|Brozman, Bob / Papua New Guinea Stringbands / Songs Of The Volcano|
|Album:||Songs Of The Volcano||Collection:||World|
|Artist:||Brozman, Bob / Papua New Guinea Stringbands||Added:||10/2005|
|Add Date:||2005-12-04||Pull Date:||2006-02-05||Charts:||Reggae/World|
|Week Ending:||1 Jan||18 Dec||11 Dec|
|1.||Dec 30, 2005:||Scatterbrain |
|4.||Dec 13, 2005:||Flow in the morning |
|2.||Dec 30, 2005:||No Cover, No Minimum |
|5.||Dec 11, 2005:||Coronary Heart Disease |
|3.||Dec 13, 2005:||At the Cafe Bohemian |
|6.||Dec 07, 2005:||Eels in the Loo |
Youth Development Song
Bob Brozman / Papua New Guinea Stringbands – Songs of the Volcano (Riverboat)|
Reviewed by Sadie O., 11/15/05
Sweet south seas guitar and vocals from Rabaul, a highly active volcanic island off the northeast coast of New Guinea, sounding like early Hawaiian recordings. Part of that is due to Bob Brozman, who plays a slide National guitar and is familiar with Hawaiian slack key, so it’s not for use as a strict ethnomusicalogical study, although there is much of interest in that area. There’s a lot of open and 5-key tuning, and one guitar typically plays a bassline while the others are strummed or plucked. The interesting thing is to see how people took guitars and adapted them to their musical needs without a lot of outside influence.
The accompanying DVD is fascinating, although I got a bit fed up with the focus on Brozman after a while – I had to laugh when he returned to the island triumphantly bearing the new CD, when no one had CD players, let alone much in the way of electricity.
No FCC. Pull up your beach blanket, stick the paper parasol in the coconut, sip your mai tai, and enjoy. (I like “D” numbers best)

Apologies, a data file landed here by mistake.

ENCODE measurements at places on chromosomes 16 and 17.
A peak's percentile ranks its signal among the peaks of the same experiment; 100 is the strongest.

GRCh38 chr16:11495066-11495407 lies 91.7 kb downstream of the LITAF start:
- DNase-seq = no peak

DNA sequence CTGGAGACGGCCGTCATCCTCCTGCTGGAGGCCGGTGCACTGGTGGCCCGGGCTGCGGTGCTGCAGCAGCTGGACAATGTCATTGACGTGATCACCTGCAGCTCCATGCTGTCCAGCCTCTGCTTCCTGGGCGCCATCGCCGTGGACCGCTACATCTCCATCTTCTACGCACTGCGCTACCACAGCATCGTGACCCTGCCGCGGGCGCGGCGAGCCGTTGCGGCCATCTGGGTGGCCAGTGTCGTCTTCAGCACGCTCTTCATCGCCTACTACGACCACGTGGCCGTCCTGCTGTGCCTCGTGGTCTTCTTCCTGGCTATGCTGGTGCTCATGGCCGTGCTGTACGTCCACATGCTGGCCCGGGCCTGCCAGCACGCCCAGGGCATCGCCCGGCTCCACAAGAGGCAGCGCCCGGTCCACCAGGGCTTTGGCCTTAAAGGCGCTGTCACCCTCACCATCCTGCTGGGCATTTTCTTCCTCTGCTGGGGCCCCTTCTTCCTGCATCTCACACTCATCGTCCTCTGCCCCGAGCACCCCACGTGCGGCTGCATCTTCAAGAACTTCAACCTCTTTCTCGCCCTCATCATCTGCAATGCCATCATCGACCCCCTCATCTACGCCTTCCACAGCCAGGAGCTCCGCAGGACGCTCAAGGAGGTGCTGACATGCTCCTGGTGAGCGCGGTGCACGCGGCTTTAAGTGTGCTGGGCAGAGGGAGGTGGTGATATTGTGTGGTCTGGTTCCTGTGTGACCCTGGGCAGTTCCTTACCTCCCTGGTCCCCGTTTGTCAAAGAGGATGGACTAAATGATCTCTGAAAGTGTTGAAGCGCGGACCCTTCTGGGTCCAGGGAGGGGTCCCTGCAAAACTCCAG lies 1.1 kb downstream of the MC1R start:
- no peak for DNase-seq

A – Alir Pukai Stringband, more modern, more guitars and more lead vocals than chorus
E – Eagle Voice Band, fewer guitars more vocalists
G – Gilnata Stringband, earlier style with very few guitars and at least 10 singers.
D – Drop Sun Band, contemporary style, more guitars and fewer singers
L – Lions 2000 Stringband, ditto
1. A - Pretty and rhythmic, much redolent of hula, definite lead singer
2. E - Uptempo with chorus rather in background, more ukulele than slide.
3. G – opens with some tuning up, slow with more melodic lines in the guitar. Seems to be several musical pieces strung together. Eventually becomes very simple guitar bit with large chorus.
4. D – Very full sounding instrumentation, with nice “bass” line and ukulele. Midtempo with nice vocals – deeper than most of the bands.
5. L – midtempo, slide dominates, melody highly accessible to Westerners. Sweet and relaxing.
6. A – laid back, singer sounds female (although it didn’t look from the DVD as if that ever happened).
7. E – intro sounds like a Hank Williams song, but then we get the ukes and big chorus. It’s a luau!
8. L – Shakers add percussion, well differentiated instruments and vocals, fairly upbeat.
9. G – Takes a while getting started, then slow with definite “bass”, high vocals.
10. D – complex instrumentation, solo singer, a bit uptempo and a bit swingy.
11. E – a lot like track 7, uptempo. Nice guitar solo, probably Brozman.
12. L – a bit downbeat, nice solo vocal, see tracks 8 and 5.
13. A – downtempo, strumming with prominent “bass”, nice vocals.
14. D – sweet slide and great running “bass”, more choral than their other tracks, midtempo. Ends quite early.
15. G – starts quiet, fades out, comes back slow (see track 9). Solo vocalist “Oh-oh-oh”, then choral response.
16. A – midtempo, quiet but with a bit of percussion, high vocals. Good for sun setting over the ocean…
|1.||Alir Pukai||9.||Youth Development Song|
|2.||Watikai Iau Nuk Pau Atalaigu||10.||Town Kavieng|
|3.||Tavurvur||11.||Lau Ga Ki Tara Papara Ta|
|4.||Rabaul Taun||12.||Karanas Leva|
|7.||Tomaimo||15.||Tou Ra Vui|
|8.||Sori Boko Na Ra Club||16.||Ram Kuk|